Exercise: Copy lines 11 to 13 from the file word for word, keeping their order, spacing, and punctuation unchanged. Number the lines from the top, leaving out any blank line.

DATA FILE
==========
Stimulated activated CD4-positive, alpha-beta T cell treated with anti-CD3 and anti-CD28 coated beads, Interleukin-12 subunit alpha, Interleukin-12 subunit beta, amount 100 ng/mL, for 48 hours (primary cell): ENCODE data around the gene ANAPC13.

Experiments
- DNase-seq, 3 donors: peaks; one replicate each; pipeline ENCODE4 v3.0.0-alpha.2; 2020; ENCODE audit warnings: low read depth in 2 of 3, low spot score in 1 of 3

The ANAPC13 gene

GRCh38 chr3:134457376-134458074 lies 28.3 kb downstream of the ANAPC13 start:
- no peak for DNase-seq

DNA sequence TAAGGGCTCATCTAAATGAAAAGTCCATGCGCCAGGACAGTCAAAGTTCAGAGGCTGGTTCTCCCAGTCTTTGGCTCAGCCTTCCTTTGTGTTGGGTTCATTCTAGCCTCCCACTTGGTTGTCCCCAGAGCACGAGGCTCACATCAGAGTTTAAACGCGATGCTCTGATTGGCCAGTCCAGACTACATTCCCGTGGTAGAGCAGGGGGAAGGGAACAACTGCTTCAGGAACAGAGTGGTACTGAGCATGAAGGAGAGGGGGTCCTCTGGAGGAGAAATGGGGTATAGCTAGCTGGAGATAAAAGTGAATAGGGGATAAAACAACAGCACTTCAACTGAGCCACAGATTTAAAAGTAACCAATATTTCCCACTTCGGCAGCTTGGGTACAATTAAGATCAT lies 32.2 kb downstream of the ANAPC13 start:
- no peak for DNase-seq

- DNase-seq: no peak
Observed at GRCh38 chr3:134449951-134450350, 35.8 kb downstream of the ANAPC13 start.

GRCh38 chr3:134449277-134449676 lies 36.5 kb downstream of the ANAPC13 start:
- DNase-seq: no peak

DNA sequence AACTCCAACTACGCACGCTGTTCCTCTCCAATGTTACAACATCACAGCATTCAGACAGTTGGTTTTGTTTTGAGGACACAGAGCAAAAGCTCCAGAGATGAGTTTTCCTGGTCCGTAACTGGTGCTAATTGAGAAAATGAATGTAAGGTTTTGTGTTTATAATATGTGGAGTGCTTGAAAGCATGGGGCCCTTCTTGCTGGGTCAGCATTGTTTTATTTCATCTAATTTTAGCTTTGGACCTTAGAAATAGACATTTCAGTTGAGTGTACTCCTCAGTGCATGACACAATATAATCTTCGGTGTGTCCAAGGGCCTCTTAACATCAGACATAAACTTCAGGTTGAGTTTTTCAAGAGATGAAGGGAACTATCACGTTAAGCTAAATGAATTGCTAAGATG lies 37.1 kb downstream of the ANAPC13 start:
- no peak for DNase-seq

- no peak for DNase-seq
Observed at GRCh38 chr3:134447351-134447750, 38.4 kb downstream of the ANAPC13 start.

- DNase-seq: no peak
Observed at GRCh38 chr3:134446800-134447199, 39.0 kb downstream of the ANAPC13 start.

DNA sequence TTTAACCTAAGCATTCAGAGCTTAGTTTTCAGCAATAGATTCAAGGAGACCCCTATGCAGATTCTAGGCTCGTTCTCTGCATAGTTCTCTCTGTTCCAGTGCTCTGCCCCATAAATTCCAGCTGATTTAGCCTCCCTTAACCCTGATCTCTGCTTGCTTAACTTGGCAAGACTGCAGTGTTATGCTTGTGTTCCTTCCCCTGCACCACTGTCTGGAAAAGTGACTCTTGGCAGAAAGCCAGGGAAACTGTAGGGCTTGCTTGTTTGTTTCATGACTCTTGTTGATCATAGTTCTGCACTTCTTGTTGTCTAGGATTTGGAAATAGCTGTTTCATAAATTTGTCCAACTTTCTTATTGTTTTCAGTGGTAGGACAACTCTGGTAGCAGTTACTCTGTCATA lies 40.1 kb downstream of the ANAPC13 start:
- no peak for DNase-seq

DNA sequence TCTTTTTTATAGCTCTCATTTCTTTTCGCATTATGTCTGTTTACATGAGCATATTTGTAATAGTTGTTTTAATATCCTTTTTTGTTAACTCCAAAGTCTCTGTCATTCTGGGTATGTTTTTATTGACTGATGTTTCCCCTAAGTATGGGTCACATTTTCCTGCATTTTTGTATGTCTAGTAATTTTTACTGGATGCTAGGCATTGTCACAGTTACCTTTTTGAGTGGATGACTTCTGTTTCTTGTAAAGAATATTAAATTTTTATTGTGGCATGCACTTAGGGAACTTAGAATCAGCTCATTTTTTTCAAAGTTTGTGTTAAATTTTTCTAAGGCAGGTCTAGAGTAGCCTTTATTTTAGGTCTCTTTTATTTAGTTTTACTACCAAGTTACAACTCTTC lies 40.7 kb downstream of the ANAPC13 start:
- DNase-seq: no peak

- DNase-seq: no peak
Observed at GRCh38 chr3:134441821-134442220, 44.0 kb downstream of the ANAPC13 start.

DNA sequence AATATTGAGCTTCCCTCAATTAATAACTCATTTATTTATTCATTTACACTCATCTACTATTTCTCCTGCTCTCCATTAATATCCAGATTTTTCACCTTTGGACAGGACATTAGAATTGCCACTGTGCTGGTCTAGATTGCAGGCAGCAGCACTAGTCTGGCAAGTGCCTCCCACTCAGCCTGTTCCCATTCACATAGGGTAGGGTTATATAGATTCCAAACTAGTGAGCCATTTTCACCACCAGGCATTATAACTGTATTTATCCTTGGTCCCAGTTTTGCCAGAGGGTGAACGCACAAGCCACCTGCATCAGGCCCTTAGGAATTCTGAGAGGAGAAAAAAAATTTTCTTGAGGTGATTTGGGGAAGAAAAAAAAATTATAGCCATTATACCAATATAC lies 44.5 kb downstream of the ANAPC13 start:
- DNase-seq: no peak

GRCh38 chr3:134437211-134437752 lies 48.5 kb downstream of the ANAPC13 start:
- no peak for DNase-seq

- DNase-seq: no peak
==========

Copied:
GRCh38 chr3:134449277-134449676 lies 36.5 kb downstream of the ANAPC13 start:
- DNase-seq: no peak

DNA sequence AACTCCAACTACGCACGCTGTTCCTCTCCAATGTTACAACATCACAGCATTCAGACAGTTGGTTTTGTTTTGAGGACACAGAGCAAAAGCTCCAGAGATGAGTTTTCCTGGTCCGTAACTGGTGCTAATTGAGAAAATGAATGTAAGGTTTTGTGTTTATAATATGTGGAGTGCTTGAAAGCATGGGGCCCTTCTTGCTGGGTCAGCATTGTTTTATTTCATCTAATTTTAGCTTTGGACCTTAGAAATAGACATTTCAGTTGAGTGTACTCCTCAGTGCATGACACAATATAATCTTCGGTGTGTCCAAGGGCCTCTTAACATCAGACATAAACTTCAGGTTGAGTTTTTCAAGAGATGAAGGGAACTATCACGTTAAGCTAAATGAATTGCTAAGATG lies 37.1 kb downstream of the ANAPC13 start: